- Sep 19, '12 by wish_me_luckRNsRWe, I did just look at the article. I stand by my earlier comment. Yes, she is on the heavy side. But I don't think she is so obese or heavy that she couldn't lose weight. That picture in the article is her. I don't see her sitting in one of those scooters or anything, so she must walk. I guess if I was the doctor, I would explain my typical policy and the reasoning behind it. After that, I would offer to assist her in losing the weight. If she agrees, then I would welcome her to the practice. If not, then it was her choice. It would depend on the patient's attitude.
I am very interested in public health and so, I am all about promoting healthy lifestyles and everything. But, you are not doing anything to tackle the problem when you pick and choose your patients; you're avoiding the problem. I don't mind taking care of someone who is overweight and doing health promotion with them and them start losing weight. That makes me feel like I have accomplished something with my patients. It's the patients that are overweight, have type II diabetes, hypertension, strokes, MIs, etc. and they have been educated about their eating habits and lifestyle choices over and over and they refuse to change. It's hard to take care of someone who does not care about themselves.
People can become obese/fat/heavy (take your pick of words) for a variety of reasons; some out of their control. But, doing something about it is within their control. So, when someone says "hey, I don't care that I am obese and I am not going to try and lose the weight." Well, that's their choice. But many times, these people go to their physician for help to lose the weight; if they can't find a physician that takes obese people, I have no idea who is supposed to advise them.
- Sep 19, '12 by kytheI have a hard time seeing this as anything but a selfish decision on the part of the doctor. People don't just disappear just because a medical professional refused to treat them. If they don't have a PCP, they will show up in the ER whenever they have a medical problem. But in some way or another, they will be a part of the medical system. It's just passing the buck for one doctor to refuse to see patients over a particular size.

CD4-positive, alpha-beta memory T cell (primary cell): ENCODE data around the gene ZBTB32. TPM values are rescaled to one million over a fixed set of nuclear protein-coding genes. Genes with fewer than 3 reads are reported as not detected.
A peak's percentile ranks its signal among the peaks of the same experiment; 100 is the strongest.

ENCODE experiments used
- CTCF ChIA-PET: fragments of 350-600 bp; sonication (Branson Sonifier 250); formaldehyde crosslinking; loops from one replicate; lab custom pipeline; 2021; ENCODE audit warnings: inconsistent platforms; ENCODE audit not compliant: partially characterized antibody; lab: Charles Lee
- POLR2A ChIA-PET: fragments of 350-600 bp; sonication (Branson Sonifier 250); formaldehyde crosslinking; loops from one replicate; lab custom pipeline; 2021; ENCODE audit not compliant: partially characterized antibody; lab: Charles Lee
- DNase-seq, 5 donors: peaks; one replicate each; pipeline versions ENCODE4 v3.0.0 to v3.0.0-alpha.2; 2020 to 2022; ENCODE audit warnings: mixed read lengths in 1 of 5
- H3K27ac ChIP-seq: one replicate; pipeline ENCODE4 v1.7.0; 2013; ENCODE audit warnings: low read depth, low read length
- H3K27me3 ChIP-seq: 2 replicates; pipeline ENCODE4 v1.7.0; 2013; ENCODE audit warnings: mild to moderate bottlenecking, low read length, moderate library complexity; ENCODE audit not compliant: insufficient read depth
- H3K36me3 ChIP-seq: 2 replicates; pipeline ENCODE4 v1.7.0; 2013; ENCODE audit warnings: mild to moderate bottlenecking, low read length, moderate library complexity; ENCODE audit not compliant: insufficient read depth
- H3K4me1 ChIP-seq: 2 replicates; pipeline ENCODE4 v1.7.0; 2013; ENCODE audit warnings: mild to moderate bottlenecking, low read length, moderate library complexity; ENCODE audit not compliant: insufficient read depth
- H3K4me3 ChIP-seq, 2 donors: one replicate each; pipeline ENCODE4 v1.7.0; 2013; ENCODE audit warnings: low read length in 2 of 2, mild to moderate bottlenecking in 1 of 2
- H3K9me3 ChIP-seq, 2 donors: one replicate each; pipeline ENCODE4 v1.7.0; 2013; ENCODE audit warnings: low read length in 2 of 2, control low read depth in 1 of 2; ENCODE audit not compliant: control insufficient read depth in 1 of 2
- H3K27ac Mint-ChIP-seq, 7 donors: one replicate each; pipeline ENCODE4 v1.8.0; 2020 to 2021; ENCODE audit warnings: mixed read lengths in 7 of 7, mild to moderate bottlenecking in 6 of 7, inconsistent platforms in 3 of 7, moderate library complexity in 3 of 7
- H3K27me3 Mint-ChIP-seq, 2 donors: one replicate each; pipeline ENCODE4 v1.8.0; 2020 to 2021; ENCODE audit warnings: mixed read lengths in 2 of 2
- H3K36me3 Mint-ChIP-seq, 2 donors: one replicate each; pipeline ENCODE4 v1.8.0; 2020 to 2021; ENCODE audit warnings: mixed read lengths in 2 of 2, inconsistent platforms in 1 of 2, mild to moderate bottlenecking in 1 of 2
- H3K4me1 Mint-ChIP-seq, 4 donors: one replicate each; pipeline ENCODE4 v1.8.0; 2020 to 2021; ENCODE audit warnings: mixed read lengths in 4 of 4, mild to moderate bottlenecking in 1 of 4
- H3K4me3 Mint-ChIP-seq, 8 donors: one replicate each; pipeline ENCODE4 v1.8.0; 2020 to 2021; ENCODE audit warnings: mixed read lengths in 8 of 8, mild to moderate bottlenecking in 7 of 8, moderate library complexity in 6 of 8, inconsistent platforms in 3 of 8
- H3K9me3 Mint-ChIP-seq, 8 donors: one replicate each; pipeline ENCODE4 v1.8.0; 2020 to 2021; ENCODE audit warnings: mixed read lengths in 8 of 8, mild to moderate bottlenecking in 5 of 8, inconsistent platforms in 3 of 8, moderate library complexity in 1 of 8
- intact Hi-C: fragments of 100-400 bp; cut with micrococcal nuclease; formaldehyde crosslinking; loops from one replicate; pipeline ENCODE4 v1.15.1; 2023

The doctor in the article claimed her main reason was protection for her staff, but her second statement bothered me even more. "The rules, she explained, do not just protect her employees, but with a third of Americans classified as obese, also hope to motivate people to examine their own health and weight goals."
Honestly, it doesn't sound that way. Anyone with a shred of self-esteem isn't going to be "motivated" by being shamed out of a doctor's office. People are motivated by being provided assistance and education in attaining realistic health-related goals from supportive people in their weight loss efforts. I hope the woman who was turned away is able to see another doctor who respects her as she is now, instead of expecting her to change before she is worthy of being treated.
- Sep 20, '12 by zephyr9I guess I understand, but I don't share in, the outrage.